Catholics4Change [Philadelphia PA]
October 10, 2021
By Susan Matthews
The founders of Catholics4Change, an online forum dedicated to the prevention of clergy child sex abuse, have launched the Catholics4Change Community. The virtual and global platform allows Catholics, survivors, and advocates to communicate and collaborate virtually.
“We didn’t want the efforts of people working to prevent child sex abuse to be limited by chain emails, conference calls, and social media,” said co-founder Kathy Kane, a social worker who advocates for policy reform. “This community offers a powerful platform of tools.”
“During the pandemic, people have become more comfortable in virtual settings,” says co-founder Susan Matthews, who was an editor at The Catholic Standard and Times in the early 90s under publisher Cardinal Anthony Bevilacqua. “We’ve built this private membership community to go way beyond a website, Zoom, or online meetup group.”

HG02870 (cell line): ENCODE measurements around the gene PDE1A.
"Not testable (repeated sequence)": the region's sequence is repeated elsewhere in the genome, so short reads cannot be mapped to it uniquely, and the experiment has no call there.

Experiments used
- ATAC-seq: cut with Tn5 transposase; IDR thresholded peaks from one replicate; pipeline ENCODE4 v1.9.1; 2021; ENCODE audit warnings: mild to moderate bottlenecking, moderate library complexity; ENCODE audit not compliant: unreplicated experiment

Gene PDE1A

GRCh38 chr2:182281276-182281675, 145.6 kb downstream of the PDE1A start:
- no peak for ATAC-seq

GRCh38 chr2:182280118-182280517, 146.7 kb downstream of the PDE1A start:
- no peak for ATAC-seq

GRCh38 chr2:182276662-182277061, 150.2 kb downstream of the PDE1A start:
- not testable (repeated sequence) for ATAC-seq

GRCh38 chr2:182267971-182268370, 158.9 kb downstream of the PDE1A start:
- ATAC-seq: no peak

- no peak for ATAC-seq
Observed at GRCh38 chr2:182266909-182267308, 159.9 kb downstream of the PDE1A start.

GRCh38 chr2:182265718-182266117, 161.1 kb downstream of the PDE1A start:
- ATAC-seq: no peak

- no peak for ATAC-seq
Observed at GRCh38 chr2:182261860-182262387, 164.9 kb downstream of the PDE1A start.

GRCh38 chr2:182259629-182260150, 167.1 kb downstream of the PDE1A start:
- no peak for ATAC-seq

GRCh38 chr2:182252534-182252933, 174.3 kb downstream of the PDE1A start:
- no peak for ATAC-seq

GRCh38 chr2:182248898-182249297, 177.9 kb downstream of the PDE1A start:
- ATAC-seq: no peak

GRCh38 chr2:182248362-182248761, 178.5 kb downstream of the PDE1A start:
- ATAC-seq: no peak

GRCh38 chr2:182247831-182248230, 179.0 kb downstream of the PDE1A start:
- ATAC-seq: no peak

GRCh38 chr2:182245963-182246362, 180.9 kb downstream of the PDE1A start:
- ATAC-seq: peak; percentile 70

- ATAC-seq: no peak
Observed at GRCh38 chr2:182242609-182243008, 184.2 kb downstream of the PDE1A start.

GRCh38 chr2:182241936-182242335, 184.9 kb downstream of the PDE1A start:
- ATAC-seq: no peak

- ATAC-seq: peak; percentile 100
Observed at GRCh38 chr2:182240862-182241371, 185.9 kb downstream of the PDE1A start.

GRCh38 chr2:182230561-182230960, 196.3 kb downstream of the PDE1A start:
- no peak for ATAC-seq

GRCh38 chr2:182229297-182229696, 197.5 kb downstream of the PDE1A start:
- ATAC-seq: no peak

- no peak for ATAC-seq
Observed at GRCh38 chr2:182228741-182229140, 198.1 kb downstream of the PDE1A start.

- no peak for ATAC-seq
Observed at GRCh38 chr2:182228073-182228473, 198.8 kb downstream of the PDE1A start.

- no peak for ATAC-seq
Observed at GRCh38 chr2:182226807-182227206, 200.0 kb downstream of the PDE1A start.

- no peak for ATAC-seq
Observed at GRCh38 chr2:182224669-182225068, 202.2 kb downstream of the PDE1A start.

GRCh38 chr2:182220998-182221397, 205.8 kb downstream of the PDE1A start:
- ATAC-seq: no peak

It’s a fully-equipped international hub that can be easily customized by the members, the oldest of whom is 88.
Ten years ago, Matthews and Kane began publishing the Catholics4Change.com blog in response to the 2011 Grand Jury Report that revealed a clergy child sex abuse coverup in the Philadelphia Archdiocese. With their own children in Catholic schools at the time, they were infuriated by the betrayal and deeply concerned for other families.
“The coverups continue into 2021 and clergy child sex abuse is a global problem. The horrible news coming out of France is proof,” said Matthews. “We aren’t trying to change the hierarchy. It’s clear they won’t change their culture of clericalism. That’s what allows child sex abuse to flourish. Instead, we’ve changed. This community is our call-to-action.”
Kane and Matthews invite experts and groups from around the world to connect and strategize with each other and individual community members within the platform. The Survivors Network of Those Abused by Priests (SNAP) is the community’s first sponsor advocate organization.
“Child sex abuse prevention deserves a unified, international effort,” says Kane. “This is just the beginning.”